Using 1H NMR Spectroscopy to Compare Urinary Metabolites of Stroke and Spinal Cord Injury Patients Before and After Neurorehabilitation

  • Elani A. Bykowski* University of Lethbridge, Department of Neuroscience; University of Lethbridge, Department of Chemistry and Biochemistry
  • Jamie N. Petersson University of Lethbridge, Department of Neuroscience; University of Lethbridge, Department of Chemistry and Biochemistry
  • Zachary R. Wanner University of Lethbridge, Department of Neuroscience; University of Lethbridge, Department of Chemistry and Biochemistry
  • Chantel T. Debert University of Calgary, Department of Clinical Neurosciences
  • Gerlinde A. Metz University of Lethbridge, Department of Neuroscience
  • Tony M. Montina University of Lethbridge, Department of Chemistry and Biochemistry

Abstract

Background: Rehabilitation represents the primary approach to promote long-term functional recovery after neurological injury. There is an urgent need to improve the effectiveness of rehabilitation therapies to optimize the potential for recovery in an individual. Precision medicine approaches using modern ‘omics’ techniques represent vital prerequisites in stratifying individual patients with neurological injury to their optimal rehabilitation program. Metabolomics research from our laboratory has demonstrated that metabolite levels in urine detected by NMR spectroscopy serve as reliable prognostic markers for neurological injury. This study aims to determine if a proton NMR-based quantitative metabolic profiling approach can identify novel biomarkers in clinically accessible biofluids that are indicative of both the repair processes and treatment efficacy following neurorehabilitation from stroke and spinal cord injury. The main hypotheses of this study are (a) that each of the neurological conditions will yield changes in the metabolic profiles that can be correlated to the extent of recovery of a patient and (b) that biological pathway analysis will provide an insight into the mechanisms behind the repair process. These techniques will provide a greater understanding of the biochemical processes that mediate neural repair in the central nervous system for clinical application.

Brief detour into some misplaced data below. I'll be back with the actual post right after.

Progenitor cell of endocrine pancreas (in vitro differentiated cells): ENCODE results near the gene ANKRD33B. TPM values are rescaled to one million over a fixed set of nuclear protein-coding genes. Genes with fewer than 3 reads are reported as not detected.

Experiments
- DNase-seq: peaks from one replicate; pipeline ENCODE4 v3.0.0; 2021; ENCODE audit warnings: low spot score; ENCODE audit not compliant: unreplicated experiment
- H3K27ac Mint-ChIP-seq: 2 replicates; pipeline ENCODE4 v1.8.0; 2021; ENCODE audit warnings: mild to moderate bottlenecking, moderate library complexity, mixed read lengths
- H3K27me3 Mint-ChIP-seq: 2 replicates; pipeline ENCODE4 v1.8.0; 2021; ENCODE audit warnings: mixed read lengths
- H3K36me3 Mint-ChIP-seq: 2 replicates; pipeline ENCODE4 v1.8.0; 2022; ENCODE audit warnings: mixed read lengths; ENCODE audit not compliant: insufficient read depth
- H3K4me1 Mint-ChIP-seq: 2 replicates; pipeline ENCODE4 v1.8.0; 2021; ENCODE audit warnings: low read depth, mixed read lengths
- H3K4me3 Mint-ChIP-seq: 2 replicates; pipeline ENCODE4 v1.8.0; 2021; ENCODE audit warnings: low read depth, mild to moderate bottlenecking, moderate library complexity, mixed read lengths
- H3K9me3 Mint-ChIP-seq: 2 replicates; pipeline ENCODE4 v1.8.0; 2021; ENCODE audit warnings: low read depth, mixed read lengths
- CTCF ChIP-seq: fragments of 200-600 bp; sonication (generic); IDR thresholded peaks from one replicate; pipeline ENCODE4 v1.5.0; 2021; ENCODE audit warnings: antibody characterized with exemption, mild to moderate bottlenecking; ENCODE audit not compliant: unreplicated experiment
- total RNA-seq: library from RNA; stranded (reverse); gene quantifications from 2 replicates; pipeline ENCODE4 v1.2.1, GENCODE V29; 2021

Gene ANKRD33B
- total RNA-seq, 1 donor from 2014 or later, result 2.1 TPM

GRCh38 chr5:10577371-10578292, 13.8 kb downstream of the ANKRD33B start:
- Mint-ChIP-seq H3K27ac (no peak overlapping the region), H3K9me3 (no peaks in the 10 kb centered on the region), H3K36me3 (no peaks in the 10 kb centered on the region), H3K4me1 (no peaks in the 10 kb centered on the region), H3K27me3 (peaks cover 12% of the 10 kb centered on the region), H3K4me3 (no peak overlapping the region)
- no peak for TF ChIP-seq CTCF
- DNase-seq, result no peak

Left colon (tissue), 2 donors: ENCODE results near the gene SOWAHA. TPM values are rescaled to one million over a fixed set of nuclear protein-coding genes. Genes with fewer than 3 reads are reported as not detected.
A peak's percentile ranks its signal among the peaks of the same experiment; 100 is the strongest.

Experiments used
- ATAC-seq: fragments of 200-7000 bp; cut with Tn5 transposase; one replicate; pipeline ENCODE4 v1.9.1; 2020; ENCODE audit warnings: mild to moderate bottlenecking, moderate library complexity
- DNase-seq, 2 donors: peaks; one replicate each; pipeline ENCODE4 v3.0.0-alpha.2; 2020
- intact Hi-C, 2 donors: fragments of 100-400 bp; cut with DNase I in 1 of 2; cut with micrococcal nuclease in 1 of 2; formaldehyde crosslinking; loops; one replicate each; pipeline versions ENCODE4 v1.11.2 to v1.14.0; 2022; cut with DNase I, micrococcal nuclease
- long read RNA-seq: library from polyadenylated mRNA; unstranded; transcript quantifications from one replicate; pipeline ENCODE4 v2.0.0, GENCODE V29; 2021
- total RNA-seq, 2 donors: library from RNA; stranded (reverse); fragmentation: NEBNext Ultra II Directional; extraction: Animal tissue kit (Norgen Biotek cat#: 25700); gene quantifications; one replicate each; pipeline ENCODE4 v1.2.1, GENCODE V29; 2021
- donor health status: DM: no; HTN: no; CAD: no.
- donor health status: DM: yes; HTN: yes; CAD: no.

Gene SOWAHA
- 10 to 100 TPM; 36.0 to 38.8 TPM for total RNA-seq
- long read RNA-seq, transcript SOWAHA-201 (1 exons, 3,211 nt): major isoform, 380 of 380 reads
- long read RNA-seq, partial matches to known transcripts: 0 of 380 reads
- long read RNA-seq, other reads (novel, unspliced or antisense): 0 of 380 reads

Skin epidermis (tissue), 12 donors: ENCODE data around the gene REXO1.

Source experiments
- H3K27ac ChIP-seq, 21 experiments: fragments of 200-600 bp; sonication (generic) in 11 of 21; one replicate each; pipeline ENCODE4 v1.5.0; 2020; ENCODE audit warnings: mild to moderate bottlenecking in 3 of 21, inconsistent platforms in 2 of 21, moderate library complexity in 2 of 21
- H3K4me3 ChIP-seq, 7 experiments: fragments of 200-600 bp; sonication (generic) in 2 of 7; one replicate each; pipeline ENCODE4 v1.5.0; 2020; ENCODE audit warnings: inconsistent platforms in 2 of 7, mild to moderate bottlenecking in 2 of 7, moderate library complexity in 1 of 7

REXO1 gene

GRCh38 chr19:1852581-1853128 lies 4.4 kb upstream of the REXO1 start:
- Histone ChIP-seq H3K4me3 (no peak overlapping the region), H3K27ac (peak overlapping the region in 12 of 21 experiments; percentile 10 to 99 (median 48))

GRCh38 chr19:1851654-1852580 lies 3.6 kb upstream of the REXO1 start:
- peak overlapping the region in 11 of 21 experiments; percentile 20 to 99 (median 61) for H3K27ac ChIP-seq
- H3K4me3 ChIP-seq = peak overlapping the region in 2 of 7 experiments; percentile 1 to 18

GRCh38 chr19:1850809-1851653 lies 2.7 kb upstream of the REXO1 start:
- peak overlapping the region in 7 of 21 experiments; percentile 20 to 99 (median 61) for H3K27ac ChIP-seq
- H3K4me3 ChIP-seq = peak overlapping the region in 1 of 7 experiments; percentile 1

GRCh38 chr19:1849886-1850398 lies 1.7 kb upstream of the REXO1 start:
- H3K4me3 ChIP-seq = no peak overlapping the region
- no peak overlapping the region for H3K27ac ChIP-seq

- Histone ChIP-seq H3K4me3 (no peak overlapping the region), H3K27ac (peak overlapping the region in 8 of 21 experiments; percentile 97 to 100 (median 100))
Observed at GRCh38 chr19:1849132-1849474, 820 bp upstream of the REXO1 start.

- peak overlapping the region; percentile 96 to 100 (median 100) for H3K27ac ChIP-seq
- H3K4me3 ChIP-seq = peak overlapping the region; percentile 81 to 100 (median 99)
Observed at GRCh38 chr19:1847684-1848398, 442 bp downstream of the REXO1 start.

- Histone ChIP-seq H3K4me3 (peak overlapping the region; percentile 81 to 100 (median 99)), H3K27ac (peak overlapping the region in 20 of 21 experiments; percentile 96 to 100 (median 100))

Methods: Patients with stroke and spinal cord injury (n≥14 per group and sex) were recruited through the Foothills Medical Centre in Calgary, Alberta. Urine samples were collected from patients within 48-72 hours of injury and again at 6-months post-injury, following neurorehabilitation. A 700MHz Bruker Avance III HD NMR spectrometer located at the Canadian Centre for Behavioural Neuroscience was used to acquire the metabolic profiles of urine samples pre- and post-neurorehabilitation. Multivariate statistical and biomarker analysis tests were used to determine changes in the metabolic fingerprint which can potentially be linked to clinical outcomes.


Impact: Within the rehabilitation field there is an urgent need to generate evidence-based therapies and validate existing ones. Metabolomic analysis will provide a time- and cost- effective method to identify optimal rehabilitation therapies based on an individual’s impairments, through translational biomarker discovery. This personalized medicine approach offers a new strategy to evaluate and improve the efficacy of neurorehabilitation strategies for stroke and spinal cord injury patients.


*Indicates presenter

Published
2018-06-22
Section
Poster Abstracts